Updated: July 20, 2013 6:31AM
The Sun-Times is right to draw attention to the population of the Cook County Jail and to the broken bail system in our county [“Jail crowding is costly, needs to be fixed,” June 18]. However, as we discuss the population and options for reducing the number of detainees housed in the jail, it is imperative that we talk with accuracy.
This morning, there were 9,971 individuals housed in the jail with 14,724 charges pending against them; 1,107 charges were for murder and 2,203 charges for Class X felonies. Bond was denied on 25 percent of the charges and 85 percent of detainees had at least one prior arrest for a violent crime.
While it is tempting to try to simplify the makeup of the jail population, including perpetuating the fallacy put out by some that 70 percent of detainees are charged with nonviolent offenses and thus should be released, it is irresponsible to do so.
Today, there are 917 detainees on electronic monitoring (“EM”). However, because of inconsistencies in bond amounts for nonviolent detainees, the federal court allows for two retired judges I pay to re-review and overrule the bond amount and release eligible detainees onto EM. Seventeen percent of the detainees on EM have been released under this program.
Repairing our broken bail system is long overdue, but must start with accepting the violent nature of many detainees and the limited non-judicial release options available.
Thomas J. Dart, sheriff, Cook County
A representative of the City of Chicago stated that homicides had decreased in comparison with previous records [“6 dead, at least 41 injured in city’s most violent weekend in 2013,” June 16, 2013]. Yet within 72 hours, 41 people were injured and six others were killed. It’s disturbing that the report can be considered good news because it’s still a decrease.
Have people become accustomed to violence within their community? How does the violence impact them? This is a concern because the mental and emotional well-being of individuals is at risk. Exposure to community violence has a negative effect on adults as well as youths. Exposure to violence is a form of trauma and can have adverse effects if untreated.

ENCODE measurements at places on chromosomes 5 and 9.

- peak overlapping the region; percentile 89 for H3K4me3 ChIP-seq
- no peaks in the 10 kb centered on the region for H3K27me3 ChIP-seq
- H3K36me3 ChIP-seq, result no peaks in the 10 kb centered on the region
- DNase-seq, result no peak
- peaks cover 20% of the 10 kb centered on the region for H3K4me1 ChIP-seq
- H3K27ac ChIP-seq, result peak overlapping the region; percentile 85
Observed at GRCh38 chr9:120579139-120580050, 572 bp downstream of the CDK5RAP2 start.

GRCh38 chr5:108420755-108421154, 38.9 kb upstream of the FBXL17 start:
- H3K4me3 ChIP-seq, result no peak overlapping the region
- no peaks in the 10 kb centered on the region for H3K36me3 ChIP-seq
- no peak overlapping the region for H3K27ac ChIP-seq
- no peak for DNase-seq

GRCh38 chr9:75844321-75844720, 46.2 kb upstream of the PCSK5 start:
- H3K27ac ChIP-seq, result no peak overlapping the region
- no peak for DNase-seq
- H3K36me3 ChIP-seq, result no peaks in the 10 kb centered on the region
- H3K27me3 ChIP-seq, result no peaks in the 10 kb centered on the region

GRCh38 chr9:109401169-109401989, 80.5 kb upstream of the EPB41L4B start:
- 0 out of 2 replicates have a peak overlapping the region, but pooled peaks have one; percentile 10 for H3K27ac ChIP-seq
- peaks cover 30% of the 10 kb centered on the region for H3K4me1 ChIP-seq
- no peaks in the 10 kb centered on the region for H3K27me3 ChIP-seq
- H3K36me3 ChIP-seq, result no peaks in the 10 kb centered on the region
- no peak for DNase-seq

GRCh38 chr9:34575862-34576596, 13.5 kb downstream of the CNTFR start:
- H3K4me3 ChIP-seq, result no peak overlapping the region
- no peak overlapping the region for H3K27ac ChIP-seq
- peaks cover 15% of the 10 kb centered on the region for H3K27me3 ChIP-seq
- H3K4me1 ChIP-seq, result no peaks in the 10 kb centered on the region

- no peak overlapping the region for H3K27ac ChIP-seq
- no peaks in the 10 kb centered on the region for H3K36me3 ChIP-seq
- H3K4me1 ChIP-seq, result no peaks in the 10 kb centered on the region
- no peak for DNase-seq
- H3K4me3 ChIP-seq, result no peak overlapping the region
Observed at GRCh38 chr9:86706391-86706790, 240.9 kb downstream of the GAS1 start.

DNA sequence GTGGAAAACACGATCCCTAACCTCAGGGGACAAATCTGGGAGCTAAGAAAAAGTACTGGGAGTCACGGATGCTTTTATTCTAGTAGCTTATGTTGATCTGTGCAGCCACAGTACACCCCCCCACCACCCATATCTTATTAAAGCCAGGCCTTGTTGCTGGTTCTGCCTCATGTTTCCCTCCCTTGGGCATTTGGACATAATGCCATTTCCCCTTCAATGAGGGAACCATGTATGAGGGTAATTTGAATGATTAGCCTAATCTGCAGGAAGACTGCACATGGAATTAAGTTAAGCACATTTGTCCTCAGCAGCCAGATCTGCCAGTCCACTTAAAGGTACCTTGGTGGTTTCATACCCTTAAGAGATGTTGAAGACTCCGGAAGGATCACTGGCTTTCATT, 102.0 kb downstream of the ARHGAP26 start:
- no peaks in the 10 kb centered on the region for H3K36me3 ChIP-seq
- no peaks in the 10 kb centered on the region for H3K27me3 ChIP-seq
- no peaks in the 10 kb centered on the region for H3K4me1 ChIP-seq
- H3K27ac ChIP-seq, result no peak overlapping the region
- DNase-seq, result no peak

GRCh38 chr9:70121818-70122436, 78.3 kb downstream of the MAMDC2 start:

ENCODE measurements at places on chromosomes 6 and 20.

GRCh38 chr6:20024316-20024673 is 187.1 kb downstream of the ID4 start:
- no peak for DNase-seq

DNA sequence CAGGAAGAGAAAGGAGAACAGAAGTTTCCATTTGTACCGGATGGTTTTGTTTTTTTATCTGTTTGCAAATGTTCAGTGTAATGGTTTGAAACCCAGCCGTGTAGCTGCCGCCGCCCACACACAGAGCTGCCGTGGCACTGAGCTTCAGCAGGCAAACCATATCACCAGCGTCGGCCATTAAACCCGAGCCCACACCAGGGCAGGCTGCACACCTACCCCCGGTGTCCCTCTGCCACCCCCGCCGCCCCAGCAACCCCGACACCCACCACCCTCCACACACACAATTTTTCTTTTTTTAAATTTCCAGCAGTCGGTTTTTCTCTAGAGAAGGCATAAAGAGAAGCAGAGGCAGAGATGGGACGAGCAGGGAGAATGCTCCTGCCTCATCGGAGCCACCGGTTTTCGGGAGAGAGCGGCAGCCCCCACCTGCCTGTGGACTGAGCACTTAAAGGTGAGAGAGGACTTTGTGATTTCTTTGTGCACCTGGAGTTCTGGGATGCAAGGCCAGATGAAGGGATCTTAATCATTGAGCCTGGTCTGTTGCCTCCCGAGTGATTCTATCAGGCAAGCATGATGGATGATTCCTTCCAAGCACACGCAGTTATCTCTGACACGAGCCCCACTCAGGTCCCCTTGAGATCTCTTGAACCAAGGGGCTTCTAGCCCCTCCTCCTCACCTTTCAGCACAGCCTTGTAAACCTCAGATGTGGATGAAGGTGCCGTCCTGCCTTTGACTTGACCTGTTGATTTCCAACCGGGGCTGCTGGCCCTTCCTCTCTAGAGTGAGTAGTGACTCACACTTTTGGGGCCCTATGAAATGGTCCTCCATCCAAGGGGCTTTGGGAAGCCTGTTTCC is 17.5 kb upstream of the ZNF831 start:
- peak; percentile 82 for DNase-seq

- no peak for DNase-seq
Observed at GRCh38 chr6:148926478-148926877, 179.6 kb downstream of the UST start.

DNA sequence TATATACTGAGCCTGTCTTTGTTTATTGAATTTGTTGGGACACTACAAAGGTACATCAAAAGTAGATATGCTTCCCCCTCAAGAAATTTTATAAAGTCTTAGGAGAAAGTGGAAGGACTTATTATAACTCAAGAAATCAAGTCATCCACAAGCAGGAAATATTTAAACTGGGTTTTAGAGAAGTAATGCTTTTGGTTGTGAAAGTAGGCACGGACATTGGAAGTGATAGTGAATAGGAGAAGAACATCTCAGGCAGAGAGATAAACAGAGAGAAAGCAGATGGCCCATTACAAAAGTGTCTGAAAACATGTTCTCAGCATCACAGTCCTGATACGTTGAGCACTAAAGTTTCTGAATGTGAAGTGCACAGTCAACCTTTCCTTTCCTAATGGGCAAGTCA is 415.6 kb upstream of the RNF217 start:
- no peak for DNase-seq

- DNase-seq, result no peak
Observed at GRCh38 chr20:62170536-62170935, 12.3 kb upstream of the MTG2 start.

Increased police presence is one step to decrease the violence but further efforts are required. Treating and preventing wounds is great but where is the help for emotional healing?
Porcia Seals, Bronzeville
Arming Syria American way
The Obama administration has decided to arm the Syrian rebels. Will the rebels be limited to eight rounds per magazine? Will the rebels also be subjected to background checks and firearms registration?
Tom O’Brien, Humboldt Park
Bikers need police attention
On Diversey Street it is impossible to walk without constantly being threatened by bikers going to and from Lincoln Park. They weave among foot traffic, people using walkers, mothers pushing baby carriages, and the disabled on motorized chairs, often in a space compressed to only five feet. I recently was run into by one myself. When I tell the bikers they should be in the street, not on the sidewalk, I get the standard middle finger or its verbal equivalent.
I’ve lived on this street for 40 years and not once, in all that time, have I seen a policeman stop or speak to one of these inconsiderate and potentially harmful violators.
Now that the police have stiffer fines to deal with renegade bikers, I hope they will do so.
Donald Norsic, Lincoln Park
School closings represent a major disruption
The closure of the 50 CPS schools is devastating not only to the families of the approximately 30,000 children whose lives and academic progress will be severely damaged by the closures, but also to the hardworking, underpaid and under-appreciated teachers who have dedicated their lives to those children and who now will lose their jobs. At what point do we as a city stand up to the heartless insanity of moving forward with a completely racist (despite spin from City Hall, the closures impact “minority” children massively) and illogical move? Assurances from a mayor so disassociated from reality and real people are not enough.
Edward Juillard, Beverly